September 9, 2009

Mystery Diagnosis: Jocelyn

In April, 2008, Jocelyn came in to my office complaining of chest pain. Most 8-year olds don’t complain of chest pain. There are lots of stomach aches, occasional headaches. Many, many minor injuries from active play. Chest pain doesn’t occur to them. Her parents feared there was a problem with her heart.

In children, chest pain is almost never heart-related. The heart is made from powerful muscle, and it’s working constantly. Adult heart rates are about 80 times a minute. Kids can be well over 100; when they are running around, much higher than that. With active children, it often works even harder. When adults get heart-heartrelated pain, it’s almost always because the heart muscle isn’t getting all the blood it needs to meet its demands. Activity increases the demands on the heart, and the chest pain usually gets worse. In Jocelyn, if there were something wrong with the heart’s blood supply, she would have had to have been born with the problem. So it would have shown up before now. Still, I asked her some basic questions. The pain didn’t come with activity. It never caused her to stop what she was doing and rest. She had no problems breathing, even when playing soccer. Her chest didn’t hurt during activity, but her pain was worst on the nights of her most active days.

She wasn’t sick in any way. She had no rashes. She denied any falls or collisions with other people or objects. Nobody hit her. None of her joints hurt or were red or swollen. She had no headache. Her mother confirmed that she was acting just as usual. Which was always enjoyable for me. Even at 8, she seemed like she was going on 18. Unusually articulate and good-humored, she had an endearing confidence and an uncanny ability to participate in adult conversation as a peer.

I had been Jocelyn’s doctor for years. I knew her well and knew that she was very intelligent. She didn’t have anxiety, but she was worried that this could be her heart. She told me so.

Everything in her physical exam was normal. I listened for a long time on her chest and back with my stethoscope. I didn’t think it was her heart, and told her so as gravely as I could. She seemed relieved.

I asked her to stand and do the following maneuver. I had her hold her hands together behind her back with her arms completely straight. thorax3Then lift the hands as far as she could. This hurt her chest! I asked her to do it again, but this time I pressed gently on the spots where her sternum (breastbone, shown in green in the picture (but not green in real life)) meets her ribs. This hurt a lot.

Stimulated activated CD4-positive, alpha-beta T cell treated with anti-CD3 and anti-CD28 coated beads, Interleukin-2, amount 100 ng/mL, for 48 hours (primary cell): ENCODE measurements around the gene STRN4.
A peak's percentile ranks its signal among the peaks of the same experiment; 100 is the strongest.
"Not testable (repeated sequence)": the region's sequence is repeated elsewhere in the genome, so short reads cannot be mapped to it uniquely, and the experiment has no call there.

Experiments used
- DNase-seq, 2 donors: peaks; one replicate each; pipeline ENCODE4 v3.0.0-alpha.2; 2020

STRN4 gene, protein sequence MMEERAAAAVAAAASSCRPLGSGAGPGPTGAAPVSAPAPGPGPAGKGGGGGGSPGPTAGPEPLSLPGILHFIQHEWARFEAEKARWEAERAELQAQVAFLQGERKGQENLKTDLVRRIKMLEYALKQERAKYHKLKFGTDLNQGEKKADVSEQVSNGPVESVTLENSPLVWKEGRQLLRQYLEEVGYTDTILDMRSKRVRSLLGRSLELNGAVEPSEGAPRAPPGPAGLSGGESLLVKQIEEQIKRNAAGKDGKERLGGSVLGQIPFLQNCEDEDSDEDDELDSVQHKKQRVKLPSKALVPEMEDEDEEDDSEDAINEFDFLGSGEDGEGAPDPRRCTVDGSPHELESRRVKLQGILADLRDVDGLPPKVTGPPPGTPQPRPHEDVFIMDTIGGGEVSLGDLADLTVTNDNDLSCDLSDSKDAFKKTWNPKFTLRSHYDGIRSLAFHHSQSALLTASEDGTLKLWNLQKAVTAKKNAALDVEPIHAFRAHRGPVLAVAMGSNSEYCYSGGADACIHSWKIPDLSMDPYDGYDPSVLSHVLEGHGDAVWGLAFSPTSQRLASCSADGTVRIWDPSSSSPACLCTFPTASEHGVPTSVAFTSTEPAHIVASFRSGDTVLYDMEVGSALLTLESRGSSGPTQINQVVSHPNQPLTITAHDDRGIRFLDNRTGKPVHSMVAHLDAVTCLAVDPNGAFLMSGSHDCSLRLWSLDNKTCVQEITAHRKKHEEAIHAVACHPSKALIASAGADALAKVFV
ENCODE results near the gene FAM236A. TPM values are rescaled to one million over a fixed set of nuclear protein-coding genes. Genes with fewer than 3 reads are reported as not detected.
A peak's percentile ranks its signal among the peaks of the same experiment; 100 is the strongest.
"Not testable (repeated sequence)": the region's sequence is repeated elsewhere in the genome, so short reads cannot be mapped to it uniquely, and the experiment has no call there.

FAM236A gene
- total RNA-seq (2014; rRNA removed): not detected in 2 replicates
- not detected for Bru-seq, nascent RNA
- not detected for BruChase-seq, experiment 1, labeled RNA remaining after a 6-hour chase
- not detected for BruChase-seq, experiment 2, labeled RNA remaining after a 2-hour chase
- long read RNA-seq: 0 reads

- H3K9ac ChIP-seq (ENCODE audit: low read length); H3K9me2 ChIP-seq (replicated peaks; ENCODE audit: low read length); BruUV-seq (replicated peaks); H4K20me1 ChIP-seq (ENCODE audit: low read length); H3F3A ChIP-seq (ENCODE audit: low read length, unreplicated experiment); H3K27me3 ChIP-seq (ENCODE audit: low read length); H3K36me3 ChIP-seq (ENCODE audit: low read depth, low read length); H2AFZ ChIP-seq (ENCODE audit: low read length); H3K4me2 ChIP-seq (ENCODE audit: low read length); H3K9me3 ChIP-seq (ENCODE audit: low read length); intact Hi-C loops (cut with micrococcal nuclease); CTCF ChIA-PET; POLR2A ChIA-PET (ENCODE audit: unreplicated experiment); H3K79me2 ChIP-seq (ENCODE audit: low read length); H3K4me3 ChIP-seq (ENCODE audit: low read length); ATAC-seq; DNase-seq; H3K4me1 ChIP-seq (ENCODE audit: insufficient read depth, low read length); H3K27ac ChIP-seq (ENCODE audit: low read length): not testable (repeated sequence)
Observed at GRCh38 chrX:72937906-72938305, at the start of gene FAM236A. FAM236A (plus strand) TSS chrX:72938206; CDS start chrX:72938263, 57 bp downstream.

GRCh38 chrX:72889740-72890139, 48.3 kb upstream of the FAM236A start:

Her diagnosis was costochondritis, an inflammatory condition of the joints where the ribs meet the sternum. (Yes, it’s considered a joint because it moves, every time you take a breath.) It’s usually treated with anti-inflammatory medicines, like ibuprofen, and rest.

It went away just as I had predicted. A couple of months later it happened again. At one point, I ordered a chest x-ray. it was cxr normal. Since April of 2008, I have seen her 4 or 5 times for this problem, and dealt with the problem over the phone another half-dozen times. Why does she keep getting this?

In March of this year, I did an extensive panel of blood tests to look for possible diagnoses. All of them are unusual in someone her age, but all remotely possible. Immune deficiencies, Rheumatoid Arthritis, Lupus.

Then, this Spring, she had the pain—and her knee hurt at the same time. It was so intense this time that she was crying and didn’t want to get out of bed. I rushed through an insurance bone scanauthorization request for a bone scan. In a bone scan, radioactive technetium-99 would get injected directly into her bloodstream. It is taken up by her bones, and concentrates in areas of disturbance such as infection, inflammation, and cancer. Special photography (not too different from the cathode-ray tube of an old-fashioned television set) is used to capture the radioactive hot spots. I hoped that the bone scan would show areas of increased bone activity and provide a clue to her diagnosis. From that, I could fashion a treatment, or at least know what specialist to send her to.

It was completely normal.

I’m not completely back to square one. I now have a pretty long list of diseases and conditions nobody would want to have that she probably does not have either.jocelyn growth curve2

I’ve been thinking about her growth. As I pointed out, she’s really smart and developmentally precocious intellectually. Physically, she’s developmentally normal except for her short stature. Is there something wrong with her growth? Are her bones growing unevenly or in a way in which there are subtle pressures concentrated in the center of her chest? How can I tell? In past years, I’ve sent her to both an endocrinologist (to look at growth hormone issues) and an orthopedist (to look at bone and joint issues), but they said she was normal. Who do I ask now?


  1. your mystery dianogsis posts always remind me of the TV show House. It's so interesting!

  2. I would love to find out the final diagnosis for this little girl, because I am a 32 yr old woman with seemingly the same situation as she.
    However I have many, many other symptoms all autoimmune like. And my Doctors have no concreat answers for me. Thus no treatment. I wonder if she has Periphial Neuropathy and doesn't pay attention to it, because I do and I ignored it until it hit my face. Also I have degeneration in my shoulders but there is no particular reason to attribute this to. Thanks for posting! I'll keep a watch for further update's. P.S. Thank you for being a Doctor who goes beyond himself and a paycheck for the care of his patients!


Please let me know what you think. Do you know a child or situation like this?